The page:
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Better to be a celebrity

Earlier this week, I watched a Woody Allen film, 'To Rome with love'. I have come to really enjoy Woody Allen movies and ended up liking this one as well.

In this movie, there is a character, Leopoldo Pisanello, who is introduced as a typical Roman - predictable and boring. He is a clerk at an office and is set in his routine life with his wife and two kids and a little home. Then, all of a sudden, he becomes a celebrity. There is a show on television where they cover every stroke of his shaving, live. He gets invited to movie premieres where he is asked about what kind of underwear he wears - boxers or briefs, where a beautiful actress flirts with him and leaves him her number. Soon, wherever he goes, the paparazzi follows him with their cameras flashing. He gets so annoyed that he orders his chauffeur (yes, he gets a chauffeur too) to drive him away from all this madness.

Once they are away, he gets out of the car and complains to his chauffeur about how miserable his life is ever since he turned into a celebrity and how he wants it to end.

Just as suddenly as he had become a celebrity, a new random person, a truck driver, shoots into being a celebrity. And everyone quickly forgets who Leopoldo Pisanello is. For a while, he likes his life being back to normal. And then one day, as he is walking on the street with his wife, he grows despondent as people pass by him without acknowledging him. It drives him crazy that he has lost his celebrity status. And he turns hysterical, stopping random people on the street and asking them if they want his autograph and asking them if they want to know what Leopoldo Pisanello thinks about the culture of Italy and so on. All the while, his wife is trying to get him to snap out of this behaviour. Until he comes across the a man eating at a restaurant. The same man that he had complained to when he was a celebrity. The man who had been his chauffeur. He holds him by the collar, shakes him and talks to his wife, "This man knows who I am, who Leopoldo Pisanello is. He used to be my chauffeur. Tell her! Tell her!"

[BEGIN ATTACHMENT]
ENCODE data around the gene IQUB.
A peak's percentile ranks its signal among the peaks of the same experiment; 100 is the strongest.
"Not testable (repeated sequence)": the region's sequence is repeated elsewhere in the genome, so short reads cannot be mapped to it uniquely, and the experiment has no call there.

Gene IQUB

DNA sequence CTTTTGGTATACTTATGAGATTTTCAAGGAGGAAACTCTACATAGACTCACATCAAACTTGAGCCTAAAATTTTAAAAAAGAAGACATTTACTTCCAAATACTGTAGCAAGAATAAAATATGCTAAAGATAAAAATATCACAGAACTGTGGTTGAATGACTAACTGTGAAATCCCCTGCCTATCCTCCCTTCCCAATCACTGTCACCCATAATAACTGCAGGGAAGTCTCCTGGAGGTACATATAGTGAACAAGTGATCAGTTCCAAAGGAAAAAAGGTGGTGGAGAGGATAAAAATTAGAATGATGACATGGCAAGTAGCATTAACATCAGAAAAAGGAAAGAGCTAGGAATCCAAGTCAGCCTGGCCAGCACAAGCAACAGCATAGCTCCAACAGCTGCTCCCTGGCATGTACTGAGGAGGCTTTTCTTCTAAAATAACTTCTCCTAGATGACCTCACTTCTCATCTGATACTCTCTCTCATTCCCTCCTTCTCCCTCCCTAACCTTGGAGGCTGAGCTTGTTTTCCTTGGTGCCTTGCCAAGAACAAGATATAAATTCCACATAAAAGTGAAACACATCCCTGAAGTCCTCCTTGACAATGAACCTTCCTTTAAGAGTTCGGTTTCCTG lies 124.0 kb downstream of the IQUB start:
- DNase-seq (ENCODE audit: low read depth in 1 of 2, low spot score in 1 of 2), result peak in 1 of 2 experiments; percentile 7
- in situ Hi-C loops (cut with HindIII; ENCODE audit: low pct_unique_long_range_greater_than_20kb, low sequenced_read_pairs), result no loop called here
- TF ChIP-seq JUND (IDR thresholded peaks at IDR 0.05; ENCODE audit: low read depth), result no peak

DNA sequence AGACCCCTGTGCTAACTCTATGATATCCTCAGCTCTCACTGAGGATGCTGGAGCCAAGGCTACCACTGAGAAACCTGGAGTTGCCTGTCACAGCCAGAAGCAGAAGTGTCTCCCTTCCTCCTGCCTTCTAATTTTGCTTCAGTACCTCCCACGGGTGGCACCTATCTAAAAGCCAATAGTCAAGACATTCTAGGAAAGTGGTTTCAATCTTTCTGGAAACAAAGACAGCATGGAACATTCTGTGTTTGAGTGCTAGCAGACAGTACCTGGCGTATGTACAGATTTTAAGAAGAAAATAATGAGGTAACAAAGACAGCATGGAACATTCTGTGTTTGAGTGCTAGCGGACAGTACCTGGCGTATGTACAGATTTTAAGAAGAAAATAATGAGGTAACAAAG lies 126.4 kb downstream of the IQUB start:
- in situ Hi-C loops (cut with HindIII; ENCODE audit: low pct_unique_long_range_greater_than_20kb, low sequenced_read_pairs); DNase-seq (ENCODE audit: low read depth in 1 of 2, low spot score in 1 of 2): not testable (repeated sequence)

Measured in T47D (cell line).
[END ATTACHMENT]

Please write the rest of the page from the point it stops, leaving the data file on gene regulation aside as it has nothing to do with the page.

And the man tells him. "People are miserable when they are poor and unrecognised. People are miserable when they are celebrities. But like I told you the other day, it is better to be a celebrity."

This, of course, is only a minor sub plot in the movie. But one I enjoyed watching.

We are all miserable no matter what we achieve, how much money we make or how famous we are. It is only what we are miserable about that changes.

What if we strived to not be miserable instead?

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